The Instigator
Typhlochactas
Pro (for)
Winning
5 Points
The Contender
Nimbus328
Con (against)
Losing
3 Points

It is most probable that a god exists.

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Post Voting Period
The voting period for this debate has ended.
after 2 votes the winner is...
Typhlochactas
Voting Style: Open Point System: 7 Point
Started: 3/22/2013 Category: Philosophy
Updated: 3 years ago Status: Post Voting Period
Viewed: 949 times Debate No: 31574
Debate Rounds (3)
Comments (8)
Votes (2)

 

Typhlochactas

Pro

Ave!

I've sent this challenge to Nimbus because (s)he agreed to debate the existence of god with me. I'll lay down some basic definitions.

God is a maximally great being, and by definition, you cannot conceive of anything greater than god.

'Most probable' simply means that it is more possible than its negation.

Exists means to be a part of reality.

For rules, I think we should just follow general ideas of DDO conduct. Sources are not needed for this debate, but they can be included. Burden of proof is on myself.

Vale!
Nimbus328

Con

I accept the challenge.
Debate Round No. 1
Typhlochactas

Pro

Ave!

Contingency Argument
P1) Anything that exists has an explanation of its existence, either in the necessity of its own nature or in an external cause.
P2) The universe exists.
P3) The universe has an explanation of its existence.
P4) The explanation of the universe is not due to necessity.
P5) The explanation of the unverse is due to an external cause.
P6) The external cause must be spaceless, timeless, immaterial, omnipotent, and personal.
P7) If god existed, he would at least have the traits of being spaceless, timeless, immaterial, omnipotent, and personal.
C: The external cause of the universe is god.

Principle of Sufficent Reason
- For every entity X, if X exists, then there is a sufficient explanation for why X exists.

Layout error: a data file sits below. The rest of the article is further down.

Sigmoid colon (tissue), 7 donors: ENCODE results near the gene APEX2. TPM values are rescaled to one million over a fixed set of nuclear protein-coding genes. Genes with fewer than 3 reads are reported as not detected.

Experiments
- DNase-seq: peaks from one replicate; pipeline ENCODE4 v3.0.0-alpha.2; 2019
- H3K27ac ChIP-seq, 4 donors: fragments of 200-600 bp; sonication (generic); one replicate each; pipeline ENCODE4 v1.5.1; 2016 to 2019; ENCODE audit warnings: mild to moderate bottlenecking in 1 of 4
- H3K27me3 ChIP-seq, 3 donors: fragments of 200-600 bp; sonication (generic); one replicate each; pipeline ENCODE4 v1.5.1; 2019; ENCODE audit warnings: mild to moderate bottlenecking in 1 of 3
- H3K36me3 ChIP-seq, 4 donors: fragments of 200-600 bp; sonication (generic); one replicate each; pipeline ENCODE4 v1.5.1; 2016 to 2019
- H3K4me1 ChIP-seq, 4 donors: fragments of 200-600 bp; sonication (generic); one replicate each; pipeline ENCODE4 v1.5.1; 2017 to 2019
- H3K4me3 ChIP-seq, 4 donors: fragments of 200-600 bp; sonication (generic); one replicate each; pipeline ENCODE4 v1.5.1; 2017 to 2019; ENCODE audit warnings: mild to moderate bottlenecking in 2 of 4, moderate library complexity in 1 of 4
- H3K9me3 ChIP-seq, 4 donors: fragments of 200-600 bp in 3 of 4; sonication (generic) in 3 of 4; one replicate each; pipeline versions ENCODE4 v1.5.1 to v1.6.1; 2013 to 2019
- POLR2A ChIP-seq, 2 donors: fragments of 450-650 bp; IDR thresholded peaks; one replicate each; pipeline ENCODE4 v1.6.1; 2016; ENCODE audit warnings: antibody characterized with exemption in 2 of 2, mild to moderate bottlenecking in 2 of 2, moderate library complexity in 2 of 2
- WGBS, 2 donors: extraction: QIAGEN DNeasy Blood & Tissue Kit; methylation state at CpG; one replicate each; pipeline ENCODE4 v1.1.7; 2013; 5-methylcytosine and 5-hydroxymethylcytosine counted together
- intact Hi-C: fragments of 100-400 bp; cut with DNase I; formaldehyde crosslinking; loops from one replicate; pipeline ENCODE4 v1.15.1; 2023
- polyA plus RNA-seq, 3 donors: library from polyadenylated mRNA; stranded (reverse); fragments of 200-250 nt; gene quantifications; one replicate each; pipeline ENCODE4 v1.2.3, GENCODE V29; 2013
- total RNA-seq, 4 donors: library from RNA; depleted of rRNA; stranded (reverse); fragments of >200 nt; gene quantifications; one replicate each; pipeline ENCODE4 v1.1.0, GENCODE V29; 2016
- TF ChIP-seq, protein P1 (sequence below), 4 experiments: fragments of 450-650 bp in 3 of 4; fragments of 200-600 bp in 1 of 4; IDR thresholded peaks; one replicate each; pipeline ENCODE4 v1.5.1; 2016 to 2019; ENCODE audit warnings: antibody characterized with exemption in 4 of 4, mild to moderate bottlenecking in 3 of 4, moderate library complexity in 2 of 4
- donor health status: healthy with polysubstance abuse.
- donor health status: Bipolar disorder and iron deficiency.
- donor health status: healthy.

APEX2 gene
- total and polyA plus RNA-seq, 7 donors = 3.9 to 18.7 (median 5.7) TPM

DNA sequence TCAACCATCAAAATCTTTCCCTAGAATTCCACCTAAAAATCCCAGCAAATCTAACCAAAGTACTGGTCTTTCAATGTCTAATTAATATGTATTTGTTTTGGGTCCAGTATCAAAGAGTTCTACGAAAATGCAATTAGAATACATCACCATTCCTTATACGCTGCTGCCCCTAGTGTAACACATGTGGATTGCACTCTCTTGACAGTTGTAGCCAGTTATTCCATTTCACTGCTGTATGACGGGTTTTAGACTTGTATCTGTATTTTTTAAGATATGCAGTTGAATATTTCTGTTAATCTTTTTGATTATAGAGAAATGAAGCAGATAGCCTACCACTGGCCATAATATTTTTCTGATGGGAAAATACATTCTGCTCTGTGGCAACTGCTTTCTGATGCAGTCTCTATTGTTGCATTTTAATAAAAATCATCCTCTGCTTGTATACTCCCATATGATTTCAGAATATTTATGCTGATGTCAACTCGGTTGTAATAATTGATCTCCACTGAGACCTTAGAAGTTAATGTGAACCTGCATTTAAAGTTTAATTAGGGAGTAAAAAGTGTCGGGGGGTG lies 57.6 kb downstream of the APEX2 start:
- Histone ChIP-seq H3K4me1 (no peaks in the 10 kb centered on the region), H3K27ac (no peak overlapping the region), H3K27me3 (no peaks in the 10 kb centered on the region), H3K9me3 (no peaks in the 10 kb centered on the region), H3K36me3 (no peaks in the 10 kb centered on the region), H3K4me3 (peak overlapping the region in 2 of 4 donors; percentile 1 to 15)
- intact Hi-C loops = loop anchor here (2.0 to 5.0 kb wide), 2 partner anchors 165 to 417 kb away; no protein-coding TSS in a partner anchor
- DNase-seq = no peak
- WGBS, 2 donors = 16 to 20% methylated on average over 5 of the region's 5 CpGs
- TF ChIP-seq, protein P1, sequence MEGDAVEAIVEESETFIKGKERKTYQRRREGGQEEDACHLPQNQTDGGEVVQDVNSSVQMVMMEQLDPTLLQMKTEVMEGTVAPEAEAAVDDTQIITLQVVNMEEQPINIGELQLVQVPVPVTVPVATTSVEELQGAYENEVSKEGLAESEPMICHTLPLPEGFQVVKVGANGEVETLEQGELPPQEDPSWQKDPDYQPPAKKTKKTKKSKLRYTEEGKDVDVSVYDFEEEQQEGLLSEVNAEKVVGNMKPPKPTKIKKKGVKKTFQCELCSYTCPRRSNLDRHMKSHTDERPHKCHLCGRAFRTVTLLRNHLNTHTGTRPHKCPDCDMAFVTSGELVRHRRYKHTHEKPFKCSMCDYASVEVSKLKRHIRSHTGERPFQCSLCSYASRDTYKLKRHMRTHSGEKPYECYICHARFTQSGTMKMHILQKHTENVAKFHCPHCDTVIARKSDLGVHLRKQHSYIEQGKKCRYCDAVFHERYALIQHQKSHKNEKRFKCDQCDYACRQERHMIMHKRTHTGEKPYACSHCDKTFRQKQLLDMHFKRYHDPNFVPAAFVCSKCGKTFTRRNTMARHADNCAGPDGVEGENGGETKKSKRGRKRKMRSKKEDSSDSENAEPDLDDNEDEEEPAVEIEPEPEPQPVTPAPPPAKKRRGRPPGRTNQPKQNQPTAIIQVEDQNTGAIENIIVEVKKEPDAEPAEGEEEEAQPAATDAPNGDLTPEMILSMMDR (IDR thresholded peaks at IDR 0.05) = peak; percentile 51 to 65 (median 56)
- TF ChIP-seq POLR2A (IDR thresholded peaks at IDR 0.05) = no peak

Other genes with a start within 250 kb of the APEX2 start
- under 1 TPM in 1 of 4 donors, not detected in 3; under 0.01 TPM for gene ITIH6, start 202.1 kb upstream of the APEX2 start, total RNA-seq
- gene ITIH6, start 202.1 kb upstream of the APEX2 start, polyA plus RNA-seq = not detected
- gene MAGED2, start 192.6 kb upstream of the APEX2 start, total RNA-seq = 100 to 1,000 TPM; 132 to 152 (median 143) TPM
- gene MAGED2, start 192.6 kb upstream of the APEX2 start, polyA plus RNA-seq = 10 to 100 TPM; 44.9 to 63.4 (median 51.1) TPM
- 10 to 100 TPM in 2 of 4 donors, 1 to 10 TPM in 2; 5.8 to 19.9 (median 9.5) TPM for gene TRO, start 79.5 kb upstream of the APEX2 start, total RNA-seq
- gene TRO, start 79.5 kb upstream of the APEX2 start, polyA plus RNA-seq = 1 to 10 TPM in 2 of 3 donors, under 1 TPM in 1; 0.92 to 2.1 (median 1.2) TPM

-For every event E, if E occurs, then there is a sufficient explanation for why E occurs.
- For every proposition P, if P is true, then there is a sufficient explanation for why P is true.


The Universe is Not Necessary
It is easy to conceive of some logical state of affairs where the universe does not exist. There is nothing in logic that would require the universe to exist necessarily. From this alone, we have very good reason to believe that the universe does not exist necessarily.

There is also the problem of an actual infinity. If the universe exists necessarily, then it existed eternally. If the universe existed eternally, then it existed an infinite amount of time ago. But this would mean that there would be an infinite number of events before the present moment, making this debate impossible. Ergo, the universe could not exist necessarily.

Something cannot from nothing
The universe could not have come from nothing. If the universe had come from nothing, then that 'nothing' would have the property of someting coming from it. Nothing is the state of having no properties. If the universe came from nothing, then it wouldn't be nothing at all!

Virtual particles are given as an example of something coming from nothing. But virtual particles don't come from nothing! They come from the quantum vacuum, which a sea of energy composed of elementary physical stuff.

The Need for a Necessary Cause
The universe didn't come from nothing. The universe isn't eternal or necessary. The only option left is that the universe had an external cause of it coming into being. Since time began to exist during the Big Bang, the cause must be sans (without) time. Ditto for space and matter. The enormous power required to create the universe to exist suggests that the cause is omnipotent. Finally, the cause must be personal because it decided to bring another state of affairs into existence.